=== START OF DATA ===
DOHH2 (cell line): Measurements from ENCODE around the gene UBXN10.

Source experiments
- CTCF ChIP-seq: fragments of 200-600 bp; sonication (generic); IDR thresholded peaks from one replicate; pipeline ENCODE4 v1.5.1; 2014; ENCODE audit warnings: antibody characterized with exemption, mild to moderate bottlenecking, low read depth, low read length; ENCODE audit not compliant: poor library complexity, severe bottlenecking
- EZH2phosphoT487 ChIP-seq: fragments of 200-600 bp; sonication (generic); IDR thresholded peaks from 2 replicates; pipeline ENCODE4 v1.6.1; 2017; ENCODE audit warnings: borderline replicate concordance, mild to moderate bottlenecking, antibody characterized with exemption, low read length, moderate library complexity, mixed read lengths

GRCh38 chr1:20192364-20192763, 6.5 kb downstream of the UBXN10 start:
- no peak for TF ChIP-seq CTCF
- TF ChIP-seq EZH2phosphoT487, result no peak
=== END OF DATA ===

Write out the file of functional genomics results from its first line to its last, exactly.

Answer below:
DOHH2 (cell line): Measurements from ENCODE around the gene UBXN10.

Source experiments
- CTCF ChIP-seq: fragments of 200-600 bp; sonication (generic); IDR thresholded peaks from one replicate; pipeline ENCODE4 v1.5.1; 2014; ENCODE audit warnings: antibody characterized with exemption, mild to moderate bottlenecking, low read depth, low read length; ENCODE audit not compliant: poor library complexity, severe bottlenecking
- EZH2phosphoT487 ChIP-seq: fragments of 200-600 bp; sonication (generic); IDR thresholded peaks from 2 replicates; pipeline ENCODE4 v1.6.1; 2017; ENCODE audit warnings: borderline replicate concordance, mild to moderate bottlenecking, antibody characterized with exemption, low read length, moderate library complexity, mixed read lengths

GRCh38 chr1:20192364-20192763, 6.5 kb downstream of the UBXN10 start:
- no peak for TF ChIP-seq CTCF
- TF ChIP-seq EZH2phosphoT487, result no peak